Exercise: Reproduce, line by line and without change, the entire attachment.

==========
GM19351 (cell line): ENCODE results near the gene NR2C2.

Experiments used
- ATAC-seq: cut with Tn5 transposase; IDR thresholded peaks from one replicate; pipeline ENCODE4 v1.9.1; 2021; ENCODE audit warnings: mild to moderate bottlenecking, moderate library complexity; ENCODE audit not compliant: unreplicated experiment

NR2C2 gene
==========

GM19351 (cell line): ENCODE results near the gene NR2C2.

Experiments used
- ATAC-seq: cut with Tn5 transposase; IDR thresholded peaks from one replicate; pipeline ENCODE4 v1.9.1; 2021; ENCODE audit warnings: mild to moderate bottlenecking, moderate library complexity; ENCODE audit not compliant: unreplicated experiment

NR2C2 gene